Sikkim standoff: India has handled border issues in past, not the first time, says Foreign secy Jaishankar

Sikkim standoff: Jaishankar also said Indo-China relations are a factor of stability especially at a time of global uncertainty. But Jaishankar also struck a cautionary note on China's instrumental rise.

By: Express Web Desk | New Delhi | Updated: July 11, 2017 12:18 pm
Sikkim, Bhutan, Doka la, India, China, India China relations, India China sikkim, S Jaishankar, China India sikkim, India China border Sikkim standoff: Foreign Secretary S Jaishankar said in this changing landscape, few would dispute that evolving India-China relationship has a direct implication for ASEAN, globally.

Foreign Secretary S Jaishankar on Tuesday expressed confidence in India’s handling of the situation in Doklam plateau with China saying it has handled such border issues in the past. Speaking at a lecture organised by the Lee Kuan Yew School of Public Policy and the Indian High Commission, Jaishankar was quoted by PTI as saying: “Having handled such border issues in past, I see no reason that we will not be able to handle this time.”

Jaishankar also highlighted the importance of India-China relations within ASEAN as he sought to play up the two countries’ bilateral relationship for broader regional engagement. “In this changing landscape, few would dispute that evolving India-China relationship has a direct implication for ASEAN, globally. It is not only India and China that have stakes in each other, world and especially the ASEAN has vested interest in this matter. In their relationship, India and China must not allow differences to become disputes,” he was quoted as saying by ANI. Also Read: Sikkim standoff: Congress denies Rahul Gandhi meeting with Chinese envoy, then confirms it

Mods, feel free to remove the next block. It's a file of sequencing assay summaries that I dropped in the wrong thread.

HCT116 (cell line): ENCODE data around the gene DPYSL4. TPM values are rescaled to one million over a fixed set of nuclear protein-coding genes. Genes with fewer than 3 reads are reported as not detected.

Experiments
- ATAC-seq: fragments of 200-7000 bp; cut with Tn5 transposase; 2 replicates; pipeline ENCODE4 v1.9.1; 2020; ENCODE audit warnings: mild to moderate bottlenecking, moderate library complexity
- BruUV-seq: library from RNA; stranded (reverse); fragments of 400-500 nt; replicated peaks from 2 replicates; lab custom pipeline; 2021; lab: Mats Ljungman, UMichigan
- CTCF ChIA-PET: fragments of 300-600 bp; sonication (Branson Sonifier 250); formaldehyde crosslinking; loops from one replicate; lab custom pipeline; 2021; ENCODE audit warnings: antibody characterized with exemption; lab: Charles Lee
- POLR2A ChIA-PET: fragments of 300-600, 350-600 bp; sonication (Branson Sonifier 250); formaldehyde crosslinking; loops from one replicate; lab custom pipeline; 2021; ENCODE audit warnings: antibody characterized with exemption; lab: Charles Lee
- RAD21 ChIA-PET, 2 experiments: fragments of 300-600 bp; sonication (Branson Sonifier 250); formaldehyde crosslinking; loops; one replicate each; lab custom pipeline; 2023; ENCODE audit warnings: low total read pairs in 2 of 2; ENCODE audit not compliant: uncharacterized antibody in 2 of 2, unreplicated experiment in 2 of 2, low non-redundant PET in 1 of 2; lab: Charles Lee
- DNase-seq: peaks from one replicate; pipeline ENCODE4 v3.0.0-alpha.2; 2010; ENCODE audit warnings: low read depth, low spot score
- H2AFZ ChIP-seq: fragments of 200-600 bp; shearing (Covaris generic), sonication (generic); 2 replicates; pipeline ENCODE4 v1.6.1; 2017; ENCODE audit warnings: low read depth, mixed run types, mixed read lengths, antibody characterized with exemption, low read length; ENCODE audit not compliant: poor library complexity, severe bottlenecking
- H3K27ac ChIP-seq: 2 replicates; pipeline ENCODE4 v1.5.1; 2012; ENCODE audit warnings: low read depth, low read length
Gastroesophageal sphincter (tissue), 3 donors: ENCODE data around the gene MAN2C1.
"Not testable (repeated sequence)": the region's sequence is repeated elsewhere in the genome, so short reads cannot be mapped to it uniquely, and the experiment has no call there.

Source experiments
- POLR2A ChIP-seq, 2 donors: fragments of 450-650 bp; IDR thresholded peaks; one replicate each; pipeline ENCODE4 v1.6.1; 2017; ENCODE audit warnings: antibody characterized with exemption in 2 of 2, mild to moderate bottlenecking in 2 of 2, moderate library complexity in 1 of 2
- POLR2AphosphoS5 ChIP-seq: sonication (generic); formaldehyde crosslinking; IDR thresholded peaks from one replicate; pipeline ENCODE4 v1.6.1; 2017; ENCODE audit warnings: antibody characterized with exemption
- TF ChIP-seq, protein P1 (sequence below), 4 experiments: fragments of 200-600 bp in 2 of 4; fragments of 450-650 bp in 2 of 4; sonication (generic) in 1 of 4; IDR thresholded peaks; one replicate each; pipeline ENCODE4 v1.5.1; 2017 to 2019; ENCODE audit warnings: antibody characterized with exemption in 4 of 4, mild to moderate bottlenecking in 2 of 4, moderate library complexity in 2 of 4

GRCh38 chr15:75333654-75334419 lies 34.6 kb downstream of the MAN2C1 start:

He also said Indo-China relations are a factor of stability especially at a time of global uncertainty. But Jaishankar also struck a cautionary note on China’s instrumental rise: “China’s dramatic rise has repercussions that are still being evaluated, perhaps by China itself.”

Meanwhile, as the month-long impasse between India and China over Doklam continues, China had alleged earlier last week that India is including the tri-junction with Bhutan in Sikkim standoff for ‘ulterior motives’, while adding that adding that New Delhi’s acceptance of the 1890 Sino-British treaty on the boundaries in the area should not change with the passage of time.

On Monday, in response of MEA’s tweet saying the two leaders of India and China had a conversation on a ‘range of issues’, China’s Foreign Ministry spokesperson Geng Shuang said: “As for the range of questions… I think we are most concerned about the illegal cross-border problems by Indian troops. The troops should withdraw immediately to the Indian side of the Sino-Indian border… This is the prerequisite and basis for any meaningful dialogue between the parties.”

China and India have been engaged in a standoff in the Dokalam area near the Bhutan tri-junction for over three weeks after a Chinese Army’s construction party attempted to build a road. Doka La is the Indian name for the region which Bhutan recognises as Dokalam, while China claims it as part of its Donglang region. Of the 3,488-km-long India-China border from Jammu and Kashmir to Arunachal Pradesh, a 220-km section falls in Sikkim.

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